Indeed, questions about how we see and what tools can help us see better extended across disciplines. In 1960 alone, American scientist Theodore Maiman created the first laser, while Eleanor J. Gibson and R.D. Walk developed the “visual cliff” study, which tested how infants perceive visual depth.
In an exhibition of 26 works, Pih has included eight by Riley. They range from energetic, buzzing screen prints of zigzagging, black-and-white lines (Untitled [Fragment 1/7]
and Untitled [Fragment 3/11]
, both 1965, for instance) to Late Morning
(1967–68), a painting comprised of colorful, vertical lines on canvas. “Her work is immediately recognizable and somehow symptomatic of the technologically-enabled acceleration associated with the 1960s,” said Pih (indeed, Late Morning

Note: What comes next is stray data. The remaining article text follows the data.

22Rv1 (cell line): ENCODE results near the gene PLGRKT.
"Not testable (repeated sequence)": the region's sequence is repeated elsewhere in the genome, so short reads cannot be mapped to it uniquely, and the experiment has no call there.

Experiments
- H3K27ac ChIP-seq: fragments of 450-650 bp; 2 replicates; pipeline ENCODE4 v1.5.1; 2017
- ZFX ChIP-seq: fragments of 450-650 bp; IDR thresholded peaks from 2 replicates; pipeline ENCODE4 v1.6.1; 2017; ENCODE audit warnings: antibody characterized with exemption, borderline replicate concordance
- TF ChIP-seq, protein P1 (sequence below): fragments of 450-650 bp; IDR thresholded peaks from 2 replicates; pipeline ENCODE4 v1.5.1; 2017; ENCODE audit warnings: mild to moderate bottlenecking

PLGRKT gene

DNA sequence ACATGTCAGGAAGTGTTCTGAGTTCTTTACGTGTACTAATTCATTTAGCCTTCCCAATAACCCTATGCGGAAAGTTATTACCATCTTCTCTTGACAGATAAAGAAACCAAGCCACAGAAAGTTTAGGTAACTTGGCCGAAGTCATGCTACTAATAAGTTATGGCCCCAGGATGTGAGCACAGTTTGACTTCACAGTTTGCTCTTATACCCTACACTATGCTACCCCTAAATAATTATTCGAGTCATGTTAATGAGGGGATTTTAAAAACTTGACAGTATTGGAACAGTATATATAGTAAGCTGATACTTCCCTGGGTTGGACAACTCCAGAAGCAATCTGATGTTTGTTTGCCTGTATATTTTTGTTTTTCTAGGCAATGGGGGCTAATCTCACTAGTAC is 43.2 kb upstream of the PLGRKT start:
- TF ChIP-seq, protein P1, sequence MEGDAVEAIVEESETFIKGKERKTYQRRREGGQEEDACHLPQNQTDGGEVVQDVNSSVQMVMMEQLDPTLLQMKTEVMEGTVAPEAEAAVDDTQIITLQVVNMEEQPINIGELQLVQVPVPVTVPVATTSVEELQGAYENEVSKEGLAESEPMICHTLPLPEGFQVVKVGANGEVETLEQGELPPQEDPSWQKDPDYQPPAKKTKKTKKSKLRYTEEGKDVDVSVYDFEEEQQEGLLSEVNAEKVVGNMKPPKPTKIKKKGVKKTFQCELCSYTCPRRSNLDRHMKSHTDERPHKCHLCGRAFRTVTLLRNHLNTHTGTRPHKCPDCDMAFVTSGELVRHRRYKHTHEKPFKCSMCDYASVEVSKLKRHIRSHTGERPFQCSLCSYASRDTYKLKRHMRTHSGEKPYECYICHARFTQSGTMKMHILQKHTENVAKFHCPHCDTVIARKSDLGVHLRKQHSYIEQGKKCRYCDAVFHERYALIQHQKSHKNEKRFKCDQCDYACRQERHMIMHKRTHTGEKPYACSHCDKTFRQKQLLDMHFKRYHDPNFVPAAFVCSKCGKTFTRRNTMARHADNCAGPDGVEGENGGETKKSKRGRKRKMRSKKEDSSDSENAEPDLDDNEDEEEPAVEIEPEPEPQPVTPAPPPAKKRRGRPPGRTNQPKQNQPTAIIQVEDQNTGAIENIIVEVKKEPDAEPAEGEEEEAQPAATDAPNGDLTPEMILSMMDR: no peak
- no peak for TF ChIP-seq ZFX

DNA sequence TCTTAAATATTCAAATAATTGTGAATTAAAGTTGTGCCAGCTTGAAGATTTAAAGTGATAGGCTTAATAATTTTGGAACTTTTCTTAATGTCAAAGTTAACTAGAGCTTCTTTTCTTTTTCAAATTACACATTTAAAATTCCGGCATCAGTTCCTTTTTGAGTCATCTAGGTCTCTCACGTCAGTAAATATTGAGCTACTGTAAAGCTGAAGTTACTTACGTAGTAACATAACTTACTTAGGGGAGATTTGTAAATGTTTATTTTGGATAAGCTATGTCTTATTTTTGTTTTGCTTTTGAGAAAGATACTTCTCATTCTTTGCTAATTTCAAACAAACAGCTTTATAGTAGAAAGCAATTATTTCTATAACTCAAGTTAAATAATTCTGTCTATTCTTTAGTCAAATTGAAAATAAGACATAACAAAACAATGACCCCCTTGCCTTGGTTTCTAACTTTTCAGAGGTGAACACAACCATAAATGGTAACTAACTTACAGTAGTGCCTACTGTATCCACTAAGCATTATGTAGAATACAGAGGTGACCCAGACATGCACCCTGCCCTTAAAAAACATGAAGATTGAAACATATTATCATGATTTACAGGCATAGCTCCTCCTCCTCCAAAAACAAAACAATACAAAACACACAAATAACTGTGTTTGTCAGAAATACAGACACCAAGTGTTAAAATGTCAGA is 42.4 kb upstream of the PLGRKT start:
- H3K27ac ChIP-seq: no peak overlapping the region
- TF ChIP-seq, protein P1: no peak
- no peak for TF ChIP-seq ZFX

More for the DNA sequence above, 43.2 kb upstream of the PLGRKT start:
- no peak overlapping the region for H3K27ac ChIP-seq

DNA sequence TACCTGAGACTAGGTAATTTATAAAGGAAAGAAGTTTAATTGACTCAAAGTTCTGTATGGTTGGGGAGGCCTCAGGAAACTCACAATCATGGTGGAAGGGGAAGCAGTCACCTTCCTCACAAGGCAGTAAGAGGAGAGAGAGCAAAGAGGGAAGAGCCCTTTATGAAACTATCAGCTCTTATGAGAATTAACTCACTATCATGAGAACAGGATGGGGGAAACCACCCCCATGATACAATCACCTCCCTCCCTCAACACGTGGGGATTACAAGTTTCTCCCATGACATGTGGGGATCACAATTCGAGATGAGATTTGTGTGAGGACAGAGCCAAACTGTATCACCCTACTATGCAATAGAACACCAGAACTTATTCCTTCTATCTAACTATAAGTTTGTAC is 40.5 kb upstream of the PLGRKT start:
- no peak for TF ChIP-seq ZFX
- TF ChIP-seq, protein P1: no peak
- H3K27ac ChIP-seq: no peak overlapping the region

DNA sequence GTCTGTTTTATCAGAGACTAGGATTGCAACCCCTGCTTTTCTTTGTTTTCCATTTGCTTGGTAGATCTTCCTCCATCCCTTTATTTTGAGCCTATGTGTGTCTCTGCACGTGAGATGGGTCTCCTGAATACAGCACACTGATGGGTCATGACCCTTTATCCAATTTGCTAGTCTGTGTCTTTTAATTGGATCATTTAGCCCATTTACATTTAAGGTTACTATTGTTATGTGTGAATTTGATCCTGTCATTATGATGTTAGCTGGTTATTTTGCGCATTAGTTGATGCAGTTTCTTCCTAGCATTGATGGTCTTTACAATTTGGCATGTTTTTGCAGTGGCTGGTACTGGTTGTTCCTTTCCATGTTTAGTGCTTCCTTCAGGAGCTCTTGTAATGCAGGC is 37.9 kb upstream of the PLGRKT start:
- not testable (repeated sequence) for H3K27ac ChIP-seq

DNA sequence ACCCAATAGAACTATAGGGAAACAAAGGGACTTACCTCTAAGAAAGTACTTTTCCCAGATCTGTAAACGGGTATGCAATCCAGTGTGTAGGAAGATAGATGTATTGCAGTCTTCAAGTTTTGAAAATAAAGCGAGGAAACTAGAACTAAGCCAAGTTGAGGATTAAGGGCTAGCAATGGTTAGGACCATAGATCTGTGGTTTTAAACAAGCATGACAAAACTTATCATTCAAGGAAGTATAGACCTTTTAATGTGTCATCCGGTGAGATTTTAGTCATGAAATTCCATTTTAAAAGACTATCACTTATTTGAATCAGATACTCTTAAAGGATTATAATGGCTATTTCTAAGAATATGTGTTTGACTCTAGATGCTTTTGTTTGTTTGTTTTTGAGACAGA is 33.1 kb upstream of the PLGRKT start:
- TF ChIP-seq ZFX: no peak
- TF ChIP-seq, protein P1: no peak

recalls the static of a television screen). “Yet her work is also rooted in art history and in early movements such as
Pih also connected Riley to
, who experimented with “mechanized optics” decades before Op art emerged. Throughout the 1920s and ’30s, the French artist made discs printed with concentric circles. When spun on a motorized platform, they created hypnotic, gyrating pictures that fooled the viewer into thinking the images themselves were moving. (Since these works actually spun, we might consider them an example of both Op and Kinetic art.)
Yet Op art is very much a product of the 1960s. The bright, graphic colors and shapes recall the day’s mod fashion styles. And the movement’s concerns with perception interacted with the decade’s mind-altering drugs of choice: LSD and mescaline could literally change the way that people saw and experienced shapes and colors.